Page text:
• Spanish lacked the glottal/?pharyingeal fricative ŵ (german // sound)
  • Spanish lacked the glottal/?pharyingeal fricative ŷ (german // sound)

This presented no problem for the following consonants, which sounded the same in both Spanish and Nahuatl:

/p/ /t/ /k/

Table I A B CDEF
1 qu- → -V c- → -Vcu- → -V ..ç- → -Vs- → -Vz- → -V
2 qua → qa ca → ka cua → qa ..ça → θasa →saza → θa
3 que → ke ce → θe cue → qe ..çe → θese →seze →
4 qui → ki ci → θi cui → qi ..çi → θisi →sizi →
5 quo → qo co → ko cuo → qo ..ço → θoso →sozo → θo
6 quu → cu → ku cuu → ..çu → θusu →suzu → θu
7 -q → -c → -cuh|-uc → -ç →-s → -s-z → -θ

Table II A B C
1 q- ← cu-  qu- k- ← c-  qu- s- ← ç-  c-  z-
2 qa ← (cua)  qua ka ← ca  __ sa ← ça  __   za
3 qe ← cue __ ke ← __  que se ← çe  ce  (ze)
4 qi ← cui __ ki ← __  qui si ← çi  ci  (zi)
5 qo ← ko ← co  __ so ← ço  __  zo
6 -q ← -cuh|-uc  (-q) -c ← -c  __ -s ← ()  __  -z

Thus, Nahuatl written in Roman script is pronounced as if it were Spanish with a few exceptions.

  • Words are stressed on the second-to-the-last vowel (excluding U)
  • U does not occur as an independent vowel.
  • X is pronounced like English SH.
  • LL is pronounced like a long L.
  • TL counts as a single consonant, never as a full syllable.
    • TL is, in linguistic terms, a lateral affricate. This is a type of sound found in very few European languages (Welsh being the exception) but commonly found in North and Central American indigenous languages.
  • CU and UC are both pronounced KW.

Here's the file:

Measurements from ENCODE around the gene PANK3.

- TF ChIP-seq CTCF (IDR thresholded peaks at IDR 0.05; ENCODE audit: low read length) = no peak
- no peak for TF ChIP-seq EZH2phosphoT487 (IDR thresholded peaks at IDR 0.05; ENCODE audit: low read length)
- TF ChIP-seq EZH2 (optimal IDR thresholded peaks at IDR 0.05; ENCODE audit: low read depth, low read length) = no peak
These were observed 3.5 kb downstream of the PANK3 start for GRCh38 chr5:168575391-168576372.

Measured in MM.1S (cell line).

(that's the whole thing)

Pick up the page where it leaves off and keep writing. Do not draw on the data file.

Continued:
• HU and UH are both pronounced W.
  • H without an adjacent U represents a glottal stop (as in "kitten" in some dialects or "go over")
  • Z is pronounced like English S (as in Mexican, but not European, Spanish).

Before the conquest, there existed differences between the Nahuatl of the people, and the Nahuatl of the upper classes. The upper classes had created an esoteric language; for example, the word Aztlan means "the place of the storks". But Stork means "white", and white means "the origin", so in the language of the upper classes, Aztlan means "the place of origin". This has complicated the translation of the surviving Aztec writings.

Since the time of the Spanish conquest the spelling of Nahuatl has varied considerably.

  • U and O both represent the sound of O.
  • U alone may replace UH or HU to represent the sound of W.
  • H representing the glottal stop may or may not be written.
  • Vowel length may or may not be marked.
  • Y and I may both represent the vowel I.
  • I may replace the consonant Y.
  • The letter Ç may replace Z to represent the sound of S.

Recently, US linguists working with modern Nahuatl have sometimes preferred spellings that look more like English. Thus:

  • W may replace HU or UH for the sound of W.
  • K may replace QU/C for the sound of K.
  • S may replace Z/Ç for the sound of S.

In some unusual cases, non-ASCII symbols are used for TL, CH, CU/UC, and TZ to stress that these are single consonants, not compounds.